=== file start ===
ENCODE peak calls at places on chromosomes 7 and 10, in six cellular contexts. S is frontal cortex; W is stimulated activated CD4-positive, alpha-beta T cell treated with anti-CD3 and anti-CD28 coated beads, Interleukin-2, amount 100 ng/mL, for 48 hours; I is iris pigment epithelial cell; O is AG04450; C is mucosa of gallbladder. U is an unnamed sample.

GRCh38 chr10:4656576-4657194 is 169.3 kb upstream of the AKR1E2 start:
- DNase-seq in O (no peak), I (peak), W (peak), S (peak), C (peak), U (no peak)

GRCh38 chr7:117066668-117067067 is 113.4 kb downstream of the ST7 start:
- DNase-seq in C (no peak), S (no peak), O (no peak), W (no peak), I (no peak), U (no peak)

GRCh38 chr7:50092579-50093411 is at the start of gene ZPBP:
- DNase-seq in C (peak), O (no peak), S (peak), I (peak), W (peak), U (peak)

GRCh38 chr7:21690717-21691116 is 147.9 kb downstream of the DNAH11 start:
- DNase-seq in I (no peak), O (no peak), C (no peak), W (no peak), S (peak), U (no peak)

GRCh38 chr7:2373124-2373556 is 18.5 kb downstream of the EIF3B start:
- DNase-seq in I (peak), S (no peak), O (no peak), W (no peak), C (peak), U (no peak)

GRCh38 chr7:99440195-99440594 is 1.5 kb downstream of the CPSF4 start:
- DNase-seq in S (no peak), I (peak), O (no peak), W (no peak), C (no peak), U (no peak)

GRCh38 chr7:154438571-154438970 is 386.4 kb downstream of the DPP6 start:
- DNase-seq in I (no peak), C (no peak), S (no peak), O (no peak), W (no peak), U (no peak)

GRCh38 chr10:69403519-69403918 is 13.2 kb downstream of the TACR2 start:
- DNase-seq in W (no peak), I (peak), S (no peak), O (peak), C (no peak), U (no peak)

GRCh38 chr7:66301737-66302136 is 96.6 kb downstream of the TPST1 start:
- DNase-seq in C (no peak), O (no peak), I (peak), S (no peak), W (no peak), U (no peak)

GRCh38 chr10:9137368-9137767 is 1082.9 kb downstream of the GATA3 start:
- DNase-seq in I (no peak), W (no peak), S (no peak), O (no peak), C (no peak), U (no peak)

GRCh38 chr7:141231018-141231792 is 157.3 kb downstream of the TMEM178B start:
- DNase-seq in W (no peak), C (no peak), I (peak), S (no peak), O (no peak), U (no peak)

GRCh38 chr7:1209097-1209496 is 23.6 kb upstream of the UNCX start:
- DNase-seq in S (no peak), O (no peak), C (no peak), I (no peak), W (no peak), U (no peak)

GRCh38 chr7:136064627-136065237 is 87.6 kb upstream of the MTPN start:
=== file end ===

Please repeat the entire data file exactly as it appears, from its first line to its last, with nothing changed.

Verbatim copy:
ENCODE peak calls at places on chromosomes 7 and 10, in six cellular contexts. S is frontal cortex; W is stimulated activated CD4-positive, alpha-beta T cell treated with anti-CD3 and anti-CD28 coated beads, Interleukin-2, amount 100 ng/mL, for 48 hours; I is iris pigment epithelial cell; O is AG04450; C is mucosa of gallbladder. U is an unnamed sample.

GRCh38 chr10:4656576-4657194 is 169.3 kb upstream of the AKR1E2 start:
- DNase-seq in O (no peak), I (peak), W (peak), S (peak), C (peak), U (no peak)

GRCh38 chr7:117066668-117067067 is 113.4 kb downstream of the ST7 start:
- DNase-seq in C (no peak), S (no peak), O (no peak), W (no peak), I (no peak), U (no peak)

GRCh38 chr7:50092579-50093411 is at the start of gene ZPBP:
- DNase-seq in C (peak), O (no peak), S (peak), I (peak), W (peak), U (peak)

GRCh38 chr7:21690717-21691116 is 147.9 kb downstream of the DNAH11 start:
- DNase-seq in I (no peak), O (no peak), C (no peak), W (no peak), S (peak), U (no peak)

GRCh38 chr7:2373124-2373556 is 18.5 kb downstream of the EIF3B start:
- DNase-seq in I (peak), S (no peak), O (no peak), W (no peak), C (peak), U (no peak)

GRCh38 chr7:99440195-99440594 is 1.5 kb downstream of the CPSF4 start:
- DNase-seq in S (no peak), I (peak), O (no peak), W (no peak), C (no peak), U (no peak)

GRCh38 chr7:154438571-154438970 is 386.4 kb downstream of the DPP6 start:
- DNase-seq in I (no peak), C (no peak), S (no peak), O (no peak), W (no peak), U (no peak)

GRCh38 chr10:69403519-69403918 is 13.2 kb downstream of the TACR2 start:
- DNase-seq in W (no peak), I (peak), S (no peak), O (peak), C (no peak), U (no peak)

GRCh38 chr7:66301737-66302136 is 96.6 kb downstream of the TPST1 start:
- DNase-seq in C (no peak), O (no peak), I (peak), S (no peak), W (no peak), U (no peak)

GRCh38 chr10:9137368-9137767 is 1082.9 kb downstream of the GATA3 start:
- DNase-seq in I (no peak), W (no peak), S (no peak), O (no peak), C (no peak), U (no peak)

GRCh38 chr7:141231018-141231792 is 157.3 kb downstream of the TMEM178B start:
- DNase-seq in W (no peak), C (no peak), I (peak), S (no peak), O (no peak), U (no peak)

GRCh38 chr7:1209097-1209496 is 23.6 kb upstream of the UNCX start:
- DNase-seq in S (no peak), O (no peak), C (no peak), I (no peak), W (no peak), U (no peak)

GRCh38 chr7:136064627-136065237 is 87.6 kb upstream of the MTPN start: